Andrei Zelevinsky was a Mathematics Professor at Northeastern University in Boston. Andrei was a truly distinguished mathematician. Among many other things, he co-developed a new innovative concept (quite a rare event) that had a tremendous scientific effect and generated a lot of new research in many fields by a large group of followers.
Just recently, Andrei was named a Fellow of the American Mathematical Society. He was awarded the title of The University Distinguished Professor - one of the university’s highest honors - and the ceremony bestowing upon him this honor posthumously will take place on April 18, 2013. Later this month, a conference in honor of Andrei's 60th birthday will be held on the campus of his university.
In addition to his outstanding research, Andrei was a great teacher. All his life he enjoyed teaching kids: his younger brother, then his children, and recently started teaching his grandchildren. It is a huge loss for them that they won't be able to get more of Andrei's lessons. Not only a beloved professor at Northeastern, Andrei spent a lot of his free time giving lectures at the math circle for gifted high school kids.
Andrei was uniquely qualified to work with gifted students. To succeed in deeply anti-Semitic Russia of that time, a Jewish kid had to be exceptionally talented - and Andrei was all that and then some. His mathematical talent became apparent at an early age and Andrei's achievements speak for themselves. He was a top student at the famous Moscow "Second School" (the school for the brightest kids at the time), he became a participant and one of the winners of the International Math Olympiad (the toughest problem-solving contest among the school kids from all over the world), and then made it to the top ranks of his chosen profession.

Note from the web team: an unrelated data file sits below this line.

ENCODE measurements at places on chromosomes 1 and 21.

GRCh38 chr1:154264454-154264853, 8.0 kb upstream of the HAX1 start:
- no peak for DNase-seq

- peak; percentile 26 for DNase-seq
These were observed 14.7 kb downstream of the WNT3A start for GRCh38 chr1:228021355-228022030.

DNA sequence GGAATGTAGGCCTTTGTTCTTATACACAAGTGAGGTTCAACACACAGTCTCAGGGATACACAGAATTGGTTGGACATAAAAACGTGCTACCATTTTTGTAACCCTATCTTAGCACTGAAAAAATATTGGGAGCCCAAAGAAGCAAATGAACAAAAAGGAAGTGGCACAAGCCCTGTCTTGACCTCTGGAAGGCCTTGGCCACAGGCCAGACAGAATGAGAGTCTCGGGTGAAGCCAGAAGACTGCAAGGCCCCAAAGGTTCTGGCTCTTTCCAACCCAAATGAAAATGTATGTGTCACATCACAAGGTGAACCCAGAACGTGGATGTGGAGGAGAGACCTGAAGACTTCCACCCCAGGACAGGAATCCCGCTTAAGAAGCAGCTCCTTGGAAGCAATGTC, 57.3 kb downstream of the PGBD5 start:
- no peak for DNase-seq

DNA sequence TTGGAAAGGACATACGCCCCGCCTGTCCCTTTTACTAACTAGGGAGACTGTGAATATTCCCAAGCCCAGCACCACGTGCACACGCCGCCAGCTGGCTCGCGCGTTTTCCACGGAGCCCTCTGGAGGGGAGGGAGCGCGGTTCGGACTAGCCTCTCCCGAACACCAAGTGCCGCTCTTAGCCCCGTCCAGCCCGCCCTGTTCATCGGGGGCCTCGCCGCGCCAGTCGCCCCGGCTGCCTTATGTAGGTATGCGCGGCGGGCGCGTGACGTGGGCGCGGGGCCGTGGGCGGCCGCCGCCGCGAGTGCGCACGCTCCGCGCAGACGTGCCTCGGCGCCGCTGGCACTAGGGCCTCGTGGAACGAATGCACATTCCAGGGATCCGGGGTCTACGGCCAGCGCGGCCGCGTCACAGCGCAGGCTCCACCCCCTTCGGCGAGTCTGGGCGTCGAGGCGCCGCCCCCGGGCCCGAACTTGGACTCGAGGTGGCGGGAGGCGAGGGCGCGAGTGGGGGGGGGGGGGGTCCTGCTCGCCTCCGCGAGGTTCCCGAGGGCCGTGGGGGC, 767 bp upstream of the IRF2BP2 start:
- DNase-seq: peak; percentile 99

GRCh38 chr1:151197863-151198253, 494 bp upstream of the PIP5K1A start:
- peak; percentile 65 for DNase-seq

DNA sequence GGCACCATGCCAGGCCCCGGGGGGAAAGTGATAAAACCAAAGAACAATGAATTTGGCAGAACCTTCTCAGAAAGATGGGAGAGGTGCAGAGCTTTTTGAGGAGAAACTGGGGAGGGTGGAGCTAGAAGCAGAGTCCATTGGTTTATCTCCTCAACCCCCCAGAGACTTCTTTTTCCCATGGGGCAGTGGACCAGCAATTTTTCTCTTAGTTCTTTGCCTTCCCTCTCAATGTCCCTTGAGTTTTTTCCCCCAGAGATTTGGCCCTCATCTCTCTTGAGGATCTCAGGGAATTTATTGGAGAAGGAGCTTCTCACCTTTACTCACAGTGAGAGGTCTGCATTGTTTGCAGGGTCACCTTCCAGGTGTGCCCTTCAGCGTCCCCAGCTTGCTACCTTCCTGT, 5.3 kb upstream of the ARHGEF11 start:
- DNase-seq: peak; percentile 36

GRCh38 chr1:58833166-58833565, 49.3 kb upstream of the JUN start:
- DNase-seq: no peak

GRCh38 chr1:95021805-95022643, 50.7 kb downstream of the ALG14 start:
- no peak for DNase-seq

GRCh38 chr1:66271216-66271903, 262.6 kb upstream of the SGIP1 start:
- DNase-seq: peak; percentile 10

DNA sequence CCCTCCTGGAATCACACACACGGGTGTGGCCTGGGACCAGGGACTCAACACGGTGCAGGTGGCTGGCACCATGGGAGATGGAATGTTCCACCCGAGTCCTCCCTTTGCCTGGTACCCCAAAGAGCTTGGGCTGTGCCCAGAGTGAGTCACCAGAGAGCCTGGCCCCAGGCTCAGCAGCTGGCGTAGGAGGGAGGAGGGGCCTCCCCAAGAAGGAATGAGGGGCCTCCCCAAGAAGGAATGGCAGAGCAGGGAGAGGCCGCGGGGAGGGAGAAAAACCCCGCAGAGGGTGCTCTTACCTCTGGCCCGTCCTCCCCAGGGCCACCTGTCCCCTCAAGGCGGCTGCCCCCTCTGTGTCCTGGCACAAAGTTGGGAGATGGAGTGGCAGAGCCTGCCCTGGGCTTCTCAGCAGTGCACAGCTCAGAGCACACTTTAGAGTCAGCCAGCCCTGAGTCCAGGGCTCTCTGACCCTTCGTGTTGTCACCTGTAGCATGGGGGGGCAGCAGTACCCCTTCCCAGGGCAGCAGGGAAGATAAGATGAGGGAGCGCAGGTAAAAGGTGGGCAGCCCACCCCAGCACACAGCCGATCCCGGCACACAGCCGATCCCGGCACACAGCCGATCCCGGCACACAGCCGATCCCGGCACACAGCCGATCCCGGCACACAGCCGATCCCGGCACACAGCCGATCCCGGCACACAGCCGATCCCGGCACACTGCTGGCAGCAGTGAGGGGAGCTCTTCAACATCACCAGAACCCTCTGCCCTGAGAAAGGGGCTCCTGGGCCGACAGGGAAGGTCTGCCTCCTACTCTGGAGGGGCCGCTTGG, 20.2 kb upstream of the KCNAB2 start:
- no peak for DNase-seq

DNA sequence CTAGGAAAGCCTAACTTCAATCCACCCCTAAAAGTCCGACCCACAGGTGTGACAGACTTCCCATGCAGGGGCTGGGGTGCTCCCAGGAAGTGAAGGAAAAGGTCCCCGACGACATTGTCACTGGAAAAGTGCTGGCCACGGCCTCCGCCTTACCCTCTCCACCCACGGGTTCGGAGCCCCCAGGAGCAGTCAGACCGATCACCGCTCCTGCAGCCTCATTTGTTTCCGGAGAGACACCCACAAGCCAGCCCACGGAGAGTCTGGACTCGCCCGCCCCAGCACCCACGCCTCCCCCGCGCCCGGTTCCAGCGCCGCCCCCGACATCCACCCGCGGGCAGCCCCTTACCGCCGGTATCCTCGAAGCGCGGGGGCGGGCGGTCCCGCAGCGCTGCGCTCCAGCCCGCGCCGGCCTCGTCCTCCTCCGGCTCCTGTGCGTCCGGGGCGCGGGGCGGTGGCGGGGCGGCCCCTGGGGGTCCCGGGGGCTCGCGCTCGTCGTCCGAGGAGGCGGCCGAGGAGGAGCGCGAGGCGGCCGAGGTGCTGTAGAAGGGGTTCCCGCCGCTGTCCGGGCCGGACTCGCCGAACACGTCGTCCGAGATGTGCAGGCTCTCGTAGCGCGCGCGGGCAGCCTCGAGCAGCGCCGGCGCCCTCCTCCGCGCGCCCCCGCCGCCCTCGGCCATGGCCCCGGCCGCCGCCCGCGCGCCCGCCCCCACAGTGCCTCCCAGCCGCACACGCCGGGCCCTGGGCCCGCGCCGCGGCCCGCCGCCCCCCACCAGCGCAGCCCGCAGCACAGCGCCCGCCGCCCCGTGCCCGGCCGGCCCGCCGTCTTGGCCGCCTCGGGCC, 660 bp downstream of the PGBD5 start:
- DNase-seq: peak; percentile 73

Andrei was fortunate to be given much and he was always generous in giving back to people around him. When a group of courageous mathematicians decided to try to fight the state-sponsored anti-Semitism (Jewish kids were blatantly discriminated against and were (almost) never accepted at the top colleges, including Moscow University) and organize the "Jewish People's University" for (mostly) Jewish kids who were rejected by the official system, Andrei was among the first and most active lecturers. It must be pointed out that this activity was exceptionally dangerous: some of the people involved were arrested and served lengthy prison terms on trumped-up charges, and at least one person was believed to be killed by the KGB. Part 3 of this book contains several people's recollections of what it was like, including Andrei's.
Many of the students Andrei taught at this Independent University - and other places, including the high school attended by both his own children - became distinguished mathematicians in their own right, which is surely a mark of a great teacher.
Andrei was a great family man and a great friend to many people all over the world. When people got the shocking news of his passing, many of the responses were virtually identical: "Andrei was one of the best persons I have ever met."
He will be (and already is) missed by very many.